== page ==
Sundance highlight ‘Wild Indian’ is somber portrait of contemporary Native life

Photo of Wild Indian Movie
Sundance Institute/Courtesy

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Grade: 4.5/5.0

The 2021 Sundance Film Festival’s lineup is chock-full of directorial debuts, such as Prano Bailey-Bond’s “Censor” and Robin Wright’s “Land.” “Wild Indian” is another such debut film, but viewers wouldn’t be faulted for assuming otherwise. Writer-director Lyle Mitchell Corbine Jr. displays an impressive, confident authorial voice in his first film — a quality many grizzled filmmaking veterans still struggle to achieve.

Initially set in the 1980s, “Wild Indian” is the story of Makwa, who is first seen as a young boy growing up in an abusive home on a Wisconsin reservation. Enduring daily beatings from his alcoholic father and ineffectual preachings at his Catholic school, Makwa’s sole comfort is his friend Ted-O. When Makwa reaches a breaking point, however, a senseless act of violence changes both their lives forever.

Though the remainder of “Wild Indian” is set in the present day (or rather 2019, so as to avoid the pandemic), this opening act is so stark and compelling that its impact continues to resonate throughout everything that follows. This is due in great part to Corbine’s poignant writing, which illustrates a nuanced understanding of the generational trauma and internalized hatred seen in Makwa. Perhaps more instrumental, however, is Phoenix Wilson’s remarkable performance — the young actor perfectly evokes the quiet rage boiling within Makwa as he struggles against dispossession.

As an adult (Michael Greyeyes), Makwa has reinvented himself under the name “Michael Peterson.” He’s successful, living in a luxurious apartment in California and married to the beautiful Greta (Kate Bosworth), with whom he shares a son. In the decades that have elapsed, Michael has fully assimilated, largely repressing his Native American heritage and embracing it only as a convenient asset that might help him be selected for a promotion over his white colleague due to a corporate culture that values the appearance of diversity.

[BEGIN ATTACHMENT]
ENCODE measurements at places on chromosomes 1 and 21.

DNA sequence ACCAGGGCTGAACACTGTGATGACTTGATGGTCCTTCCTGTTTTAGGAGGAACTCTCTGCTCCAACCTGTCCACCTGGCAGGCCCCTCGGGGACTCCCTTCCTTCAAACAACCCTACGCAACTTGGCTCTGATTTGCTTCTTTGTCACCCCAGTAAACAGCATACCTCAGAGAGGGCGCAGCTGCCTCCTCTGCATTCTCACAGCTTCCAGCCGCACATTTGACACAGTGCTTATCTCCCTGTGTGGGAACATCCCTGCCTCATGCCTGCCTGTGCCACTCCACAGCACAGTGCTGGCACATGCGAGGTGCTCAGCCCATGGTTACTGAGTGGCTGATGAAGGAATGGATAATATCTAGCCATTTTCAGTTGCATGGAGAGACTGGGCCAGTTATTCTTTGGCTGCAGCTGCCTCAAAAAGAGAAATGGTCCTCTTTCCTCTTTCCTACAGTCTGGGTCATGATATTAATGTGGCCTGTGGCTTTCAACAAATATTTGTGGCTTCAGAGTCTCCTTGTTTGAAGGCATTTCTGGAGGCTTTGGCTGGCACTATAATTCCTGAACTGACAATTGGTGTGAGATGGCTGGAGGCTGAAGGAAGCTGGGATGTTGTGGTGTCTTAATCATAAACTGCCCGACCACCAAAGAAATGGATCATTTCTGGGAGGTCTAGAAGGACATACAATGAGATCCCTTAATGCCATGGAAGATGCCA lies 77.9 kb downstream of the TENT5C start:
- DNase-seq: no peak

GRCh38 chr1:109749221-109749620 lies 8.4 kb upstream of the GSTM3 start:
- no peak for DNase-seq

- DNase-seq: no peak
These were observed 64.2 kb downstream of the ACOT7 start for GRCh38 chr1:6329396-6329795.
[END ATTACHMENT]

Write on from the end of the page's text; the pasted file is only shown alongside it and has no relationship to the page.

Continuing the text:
When Michael asks a coworker (Jesse Eisenberg, for some reason) about his ponytail, it’s evident that he understands the racist office politics at play here. Michael, ill at ease about his Native background, is initially worried the ponytail is growing too long but agrees when Eisenberg’s character notes that it “checks all the right boxes.”

Greyeyes’ Michael is far more self-assured and assertive than he was as a child, but echoes of his troubled youth are still visible beneath the surface. Greyeyes particularly shines in moments when this inner self flares up, such as in Michael’s conflicted, subdued emotional response to the news that Greta is pregnant with his second child. Michael’s deep-seated rage at his own lineage and fear of passing on his own trauma underscores much of his story. He explains, seething with anger: “We’re the descendants of cowards. Everyone worthwhile died fighting.”

An equally strong performance is delivered by Chaske Spencer, who plays the adult Ted-O. Just released from prison, Ted-O has changed in very different ways than Michael — adorned with face tattoos and dogged by a rough life with few opportunities, Ted-O attempts to leave his difficult past behind. Unable to reconcile that fateful incident with Makwa, however, Ted-O sets out to California to confront his childhood friend.

Corbine’s winding narrative always keeps viewers in dreaded anticipation for the next big story beat and, more importantly, continues to surprise through to the end. Stellar performances make each moment reverberate, packing “Wild Indian” with unforgettable scenes. Beginning with Wilson, each performer winds the tension up higher than previously thought possible — the only actor sorely miscast is Eisenberg (also a producer), whose familiar schtick is jarringly distracting in this brooding, bleak atmosphere.

Still, Eisenberg’s appearance is a minor chink in an otherwise carefully crafted expression of cultural rage and generational trauma. “Wild Indian” holds viewers in a vise grip of suspense, assuring them that Corbine will be a filmmaker to watch in the future.

Neil Haeems is a deputy arts & entertainment editor. Contact him at [email protected].